Private Investigations: The Birth of the Hard-boiled Detective in John Huston’s The Maltese Falcon

Sam Spade (Humphrey Bogart, right) uses his very own investigative methods on the sneaky Joel Cairo (Peter Lorre, left).

Nowadays, devious investigators must be considered an integral part of the Hollywood repertoire. That wasn’t always the case. Their archetype is a guy named Sam Spade, who first appeared on the big screen in 1941. At the time, the character created by writer Dashiell Hammett had already been immensely popular as the hero of the crime novel The Maltese Falcon.

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School’s Out: John Hughes’s Cool Way to Skip Classes in Ferris Bueller’s Day Off

Sloane Peterson (Mia Sara, left), Cameron Fry (Alan Ruck, center), and Ferris Bueller (Matthew Broderick, right) enjoy their day off.

When John Hughes died of a heart attack at age 59 in 2009, the filmmaking world lost one of its true greats in the comedy realm. His biggest box-office smashes as a writer have been family movies in the 1990s, such as Home Alone and 101 Dalmatians. Earlier, however, John Hughes had already pulled off a string of beloved comedies as a director in the 1980s. The Breakfast Club comes to mind. So do Plains, Trains & Automobiles and Uncle Buck with another late great, John Candy. John Hughes is also known for coming up with the scripts for the popular National Lampoon’s series starring Chevy Chase. Yet the finest moment of his career is arguably Ferris Bueller’s Day Off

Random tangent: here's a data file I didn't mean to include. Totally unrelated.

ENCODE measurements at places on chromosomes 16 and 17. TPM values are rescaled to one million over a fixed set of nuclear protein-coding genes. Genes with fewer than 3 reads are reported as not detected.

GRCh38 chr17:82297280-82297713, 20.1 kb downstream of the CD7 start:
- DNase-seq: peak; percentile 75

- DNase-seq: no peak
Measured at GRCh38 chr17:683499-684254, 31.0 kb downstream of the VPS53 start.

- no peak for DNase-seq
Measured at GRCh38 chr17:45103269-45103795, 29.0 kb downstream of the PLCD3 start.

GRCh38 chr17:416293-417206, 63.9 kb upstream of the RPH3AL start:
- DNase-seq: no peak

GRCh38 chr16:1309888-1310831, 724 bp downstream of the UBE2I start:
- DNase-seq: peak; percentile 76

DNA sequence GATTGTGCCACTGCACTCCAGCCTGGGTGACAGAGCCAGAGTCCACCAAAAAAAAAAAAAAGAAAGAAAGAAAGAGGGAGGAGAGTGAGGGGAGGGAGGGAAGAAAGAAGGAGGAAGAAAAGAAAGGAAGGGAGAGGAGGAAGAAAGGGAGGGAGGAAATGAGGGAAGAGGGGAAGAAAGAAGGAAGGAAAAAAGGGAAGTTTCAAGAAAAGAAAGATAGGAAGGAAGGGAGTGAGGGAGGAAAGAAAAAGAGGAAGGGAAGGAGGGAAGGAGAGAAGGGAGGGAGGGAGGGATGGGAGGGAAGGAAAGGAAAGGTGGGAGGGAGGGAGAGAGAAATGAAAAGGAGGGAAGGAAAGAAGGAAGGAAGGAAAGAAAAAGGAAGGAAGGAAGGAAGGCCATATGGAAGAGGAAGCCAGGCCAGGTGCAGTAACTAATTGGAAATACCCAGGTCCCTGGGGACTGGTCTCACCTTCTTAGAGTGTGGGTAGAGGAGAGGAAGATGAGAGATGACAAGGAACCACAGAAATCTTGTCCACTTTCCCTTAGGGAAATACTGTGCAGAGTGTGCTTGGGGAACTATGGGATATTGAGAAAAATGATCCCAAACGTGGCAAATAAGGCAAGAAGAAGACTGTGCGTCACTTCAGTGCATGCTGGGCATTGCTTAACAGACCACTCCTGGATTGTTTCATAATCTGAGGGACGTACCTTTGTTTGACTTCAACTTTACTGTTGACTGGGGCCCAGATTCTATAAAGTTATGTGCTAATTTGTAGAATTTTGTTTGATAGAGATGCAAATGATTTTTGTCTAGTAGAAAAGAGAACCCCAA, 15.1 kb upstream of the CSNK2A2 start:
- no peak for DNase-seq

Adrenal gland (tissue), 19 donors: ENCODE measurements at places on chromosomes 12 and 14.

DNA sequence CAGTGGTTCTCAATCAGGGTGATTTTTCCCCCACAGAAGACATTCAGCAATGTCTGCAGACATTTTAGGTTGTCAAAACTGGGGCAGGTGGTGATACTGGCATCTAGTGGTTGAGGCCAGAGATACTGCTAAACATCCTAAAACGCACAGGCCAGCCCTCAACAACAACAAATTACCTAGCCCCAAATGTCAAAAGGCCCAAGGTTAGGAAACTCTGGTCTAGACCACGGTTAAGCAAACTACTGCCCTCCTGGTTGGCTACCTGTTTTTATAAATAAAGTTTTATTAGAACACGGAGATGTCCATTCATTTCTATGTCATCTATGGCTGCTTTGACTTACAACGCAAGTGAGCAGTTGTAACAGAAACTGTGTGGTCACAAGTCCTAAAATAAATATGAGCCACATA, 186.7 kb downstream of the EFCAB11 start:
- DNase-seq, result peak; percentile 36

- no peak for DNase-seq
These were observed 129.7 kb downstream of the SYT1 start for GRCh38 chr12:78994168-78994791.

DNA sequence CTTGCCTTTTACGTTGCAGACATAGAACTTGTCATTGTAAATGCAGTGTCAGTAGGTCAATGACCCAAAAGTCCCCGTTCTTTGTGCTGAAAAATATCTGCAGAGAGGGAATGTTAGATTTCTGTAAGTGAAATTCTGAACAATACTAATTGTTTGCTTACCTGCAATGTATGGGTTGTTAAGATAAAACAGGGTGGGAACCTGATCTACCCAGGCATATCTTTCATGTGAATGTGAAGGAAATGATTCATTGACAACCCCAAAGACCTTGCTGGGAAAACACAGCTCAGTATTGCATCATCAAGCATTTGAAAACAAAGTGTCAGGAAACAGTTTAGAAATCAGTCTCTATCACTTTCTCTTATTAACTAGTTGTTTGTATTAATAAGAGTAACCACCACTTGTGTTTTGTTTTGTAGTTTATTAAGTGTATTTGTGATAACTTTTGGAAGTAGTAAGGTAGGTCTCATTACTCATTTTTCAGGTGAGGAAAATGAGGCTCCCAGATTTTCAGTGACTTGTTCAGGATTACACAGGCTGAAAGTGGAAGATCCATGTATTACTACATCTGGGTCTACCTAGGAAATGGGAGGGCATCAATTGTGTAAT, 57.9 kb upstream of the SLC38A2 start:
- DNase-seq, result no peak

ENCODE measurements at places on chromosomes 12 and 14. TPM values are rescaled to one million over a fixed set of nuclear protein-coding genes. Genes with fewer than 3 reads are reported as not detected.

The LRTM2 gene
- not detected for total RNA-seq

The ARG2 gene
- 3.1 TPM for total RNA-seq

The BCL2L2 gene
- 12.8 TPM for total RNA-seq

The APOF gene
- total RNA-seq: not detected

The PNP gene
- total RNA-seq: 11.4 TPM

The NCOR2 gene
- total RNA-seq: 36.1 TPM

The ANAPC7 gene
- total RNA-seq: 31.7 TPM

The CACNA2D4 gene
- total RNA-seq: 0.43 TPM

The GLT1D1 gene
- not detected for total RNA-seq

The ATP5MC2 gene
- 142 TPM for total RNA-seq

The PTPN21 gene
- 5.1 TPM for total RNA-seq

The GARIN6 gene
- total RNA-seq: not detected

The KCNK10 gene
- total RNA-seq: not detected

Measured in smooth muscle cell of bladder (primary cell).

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Man on a Mission: The Post-Apocalyptic Tom Cruise of Joseph Kosinski’s Oblivion

Jack Harper (Tom Cruise) saves the day.

There once was a time when science-fiction films were innovative and ahead of their time. Back then, even B-movies could attract audiences because they had something to say, despite their overall trashy appearance. Nowadays, it sometimes feels as if major studios seem to be more interested in shelling out large sums for rather pedestrian works in terms of storytelling that desperately attempt to make up for their deficiencies in that area by means of impressive visual and aural effects. TRON: Legacy by Joseph Kosinski was a prime example for that recent phenomenon in 2010. Three years later, the director returns with his sophomore movie, Oblivion and Tom Cruise on his coattails as the star du jour.